A 8.5 mile walk from Ironbridge and through Coalbrookdale to the iconic landmark of The Wrekin.


8.5 miles


Some steep ascents and descents over uneven paths

Start from


Nearest to



Parking is available at Ironbridge

Map reference

Lat/Long: 52.6272900613, -2.485459433

OS: SJ67234

The route

Walking north from Ironbridge Gorge World Heritage site and Coalbrookdale you rise steadily uphill through woodland and open fields towards the iconic landmark of The Wrekin.

Ironbridge Gorge World Heritage Site

Ironbridge Gorge was designated as a World Heritage Site in 1986 in recognition of the area’s unique contribution to the birth of the Industrial Revolution. The town was named after the first Iron Bridge built by Abraham Darby III in 1779.

The Wrekin

The Shropshire Way takes you up and over the very top of one of the Midlands’ most famous natural landmarks at a height of 1,335 feet. If you prefer, there are established low-level and midway paths which offer less strenuous alternative routes around The Wrekin. For those taking the main path the climb is steep in places but affords access to wonderful panoramic views from the top. Just below the summit can be found the famous rock formations of the Needle’s Eye and Raven’s Bowl (aka the Cuckoo’s Cup) – but tread carefully and try not to disturb the sleeping giants when you visit them.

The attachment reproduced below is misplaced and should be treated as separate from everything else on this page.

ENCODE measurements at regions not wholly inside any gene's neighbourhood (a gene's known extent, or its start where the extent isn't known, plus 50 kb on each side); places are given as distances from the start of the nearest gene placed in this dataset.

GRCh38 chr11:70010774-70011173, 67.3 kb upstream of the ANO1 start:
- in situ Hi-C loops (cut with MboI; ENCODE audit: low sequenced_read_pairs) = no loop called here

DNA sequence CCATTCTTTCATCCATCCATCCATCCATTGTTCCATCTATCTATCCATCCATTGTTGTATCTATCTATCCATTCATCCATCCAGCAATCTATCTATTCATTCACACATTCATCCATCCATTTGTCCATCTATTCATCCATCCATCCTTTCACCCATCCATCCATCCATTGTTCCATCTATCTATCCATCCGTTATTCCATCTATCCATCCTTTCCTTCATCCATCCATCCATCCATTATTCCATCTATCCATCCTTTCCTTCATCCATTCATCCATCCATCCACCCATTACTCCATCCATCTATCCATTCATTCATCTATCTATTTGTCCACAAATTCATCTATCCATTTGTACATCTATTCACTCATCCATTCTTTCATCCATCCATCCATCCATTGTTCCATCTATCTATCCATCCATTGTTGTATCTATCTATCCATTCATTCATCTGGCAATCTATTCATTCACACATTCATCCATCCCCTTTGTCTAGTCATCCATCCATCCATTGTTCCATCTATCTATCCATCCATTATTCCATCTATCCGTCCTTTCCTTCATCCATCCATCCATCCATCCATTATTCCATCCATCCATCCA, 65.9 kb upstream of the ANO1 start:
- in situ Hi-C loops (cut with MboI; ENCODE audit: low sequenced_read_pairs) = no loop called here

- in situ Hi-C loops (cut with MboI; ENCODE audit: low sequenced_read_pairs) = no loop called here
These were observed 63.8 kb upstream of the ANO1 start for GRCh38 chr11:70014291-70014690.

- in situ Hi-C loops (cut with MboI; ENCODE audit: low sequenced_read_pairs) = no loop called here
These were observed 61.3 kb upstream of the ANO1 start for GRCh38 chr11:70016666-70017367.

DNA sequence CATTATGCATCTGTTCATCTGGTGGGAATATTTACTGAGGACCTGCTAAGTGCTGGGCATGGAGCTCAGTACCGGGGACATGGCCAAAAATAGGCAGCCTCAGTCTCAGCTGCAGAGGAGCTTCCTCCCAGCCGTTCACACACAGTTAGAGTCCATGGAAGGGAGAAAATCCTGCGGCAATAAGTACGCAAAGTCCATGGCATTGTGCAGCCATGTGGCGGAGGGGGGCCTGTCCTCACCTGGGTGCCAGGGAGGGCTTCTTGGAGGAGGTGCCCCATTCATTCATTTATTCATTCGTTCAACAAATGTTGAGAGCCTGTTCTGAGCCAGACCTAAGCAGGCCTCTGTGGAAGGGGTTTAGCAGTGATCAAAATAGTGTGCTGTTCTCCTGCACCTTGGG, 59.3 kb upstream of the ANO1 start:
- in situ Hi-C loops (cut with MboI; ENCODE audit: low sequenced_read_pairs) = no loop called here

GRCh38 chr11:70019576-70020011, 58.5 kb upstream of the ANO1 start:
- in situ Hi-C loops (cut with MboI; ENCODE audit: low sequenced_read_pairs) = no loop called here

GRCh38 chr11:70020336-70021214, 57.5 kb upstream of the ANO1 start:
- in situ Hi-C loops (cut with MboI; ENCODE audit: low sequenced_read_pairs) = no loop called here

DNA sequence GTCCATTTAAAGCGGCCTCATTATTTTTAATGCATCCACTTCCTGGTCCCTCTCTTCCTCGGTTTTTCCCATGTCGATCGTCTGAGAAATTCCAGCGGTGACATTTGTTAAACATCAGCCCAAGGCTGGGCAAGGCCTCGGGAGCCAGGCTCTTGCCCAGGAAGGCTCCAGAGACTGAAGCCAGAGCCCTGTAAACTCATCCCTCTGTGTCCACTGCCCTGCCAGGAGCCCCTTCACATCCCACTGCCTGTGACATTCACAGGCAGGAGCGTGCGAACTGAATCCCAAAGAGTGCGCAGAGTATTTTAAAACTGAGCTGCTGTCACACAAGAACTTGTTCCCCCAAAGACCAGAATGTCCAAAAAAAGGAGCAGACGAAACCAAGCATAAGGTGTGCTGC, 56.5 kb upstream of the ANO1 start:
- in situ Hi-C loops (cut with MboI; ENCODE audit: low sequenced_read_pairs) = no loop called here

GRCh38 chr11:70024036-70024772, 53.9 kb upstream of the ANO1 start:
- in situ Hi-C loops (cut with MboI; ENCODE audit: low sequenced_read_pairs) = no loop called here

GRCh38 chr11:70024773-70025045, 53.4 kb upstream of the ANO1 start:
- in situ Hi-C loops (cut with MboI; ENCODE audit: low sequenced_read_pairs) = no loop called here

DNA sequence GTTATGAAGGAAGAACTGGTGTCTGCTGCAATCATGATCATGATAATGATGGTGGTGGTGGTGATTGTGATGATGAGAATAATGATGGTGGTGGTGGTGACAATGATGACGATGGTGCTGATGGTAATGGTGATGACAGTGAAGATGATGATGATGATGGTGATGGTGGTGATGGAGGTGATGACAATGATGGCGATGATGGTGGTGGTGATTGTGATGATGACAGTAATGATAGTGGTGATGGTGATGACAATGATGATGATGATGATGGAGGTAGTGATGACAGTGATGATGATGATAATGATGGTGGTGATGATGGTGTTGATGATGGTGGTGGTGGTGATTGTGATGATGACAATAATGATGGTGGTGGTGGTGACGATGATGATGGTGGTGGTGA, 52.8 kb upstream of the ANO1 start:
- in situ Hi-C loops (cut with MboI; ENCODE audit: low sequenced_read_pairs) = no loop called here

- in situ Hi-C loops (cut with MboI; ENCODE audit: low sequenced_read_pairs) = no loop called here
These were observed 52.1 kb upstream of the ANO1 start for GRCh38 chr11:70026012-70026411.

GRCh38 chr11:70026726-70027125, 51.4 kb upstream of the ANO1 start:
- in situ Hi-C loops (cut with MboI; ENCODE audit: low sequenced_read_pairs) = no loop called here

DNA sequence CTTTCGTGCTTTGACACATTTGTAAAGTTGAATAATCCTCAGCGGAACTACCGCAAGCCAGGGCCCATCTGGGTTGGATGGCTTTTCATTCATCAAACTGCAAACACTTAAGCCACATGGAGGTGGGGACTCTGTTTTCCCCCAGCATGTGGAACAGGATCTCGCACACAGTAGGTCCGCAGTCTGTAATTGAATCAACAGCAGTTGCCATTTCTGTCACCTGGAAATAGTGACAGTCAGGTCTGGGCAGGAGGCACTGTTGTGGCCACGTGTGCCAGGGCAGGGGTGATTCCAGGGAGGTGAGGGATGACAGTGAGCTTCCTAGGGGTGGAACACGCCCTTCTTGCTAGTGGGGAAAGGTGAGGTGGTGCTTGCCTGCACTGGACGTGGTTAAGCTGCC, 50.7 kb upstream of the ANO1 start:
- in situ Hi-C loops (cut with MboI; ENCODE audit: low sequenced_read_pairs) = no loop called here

The Wrekin has almost certainly been occupied for over 3,000 years. After passing through the inner and outer entrances of the Cornovii hill fort known as Heaven’s Gate and Hell’s Gate, the path descends through woodland passing the Wrekin Cottage (or Halfway House as it is generally called these days) on the way to the northern entrance at Forest Glen.

Little Wenlock Benchwalks

Having followed the woodland paths upward from Coalbrookdale you emerge into open countryside and approach the village of Little Wenlock. This is the second highest village in Shropshire at 720 feet above sea level and the Benchwalks provide opportunities for all to sit and savour the wonderful surroundings of the Shropshire Hills Area of Outstanding Natural Beauty (AONB).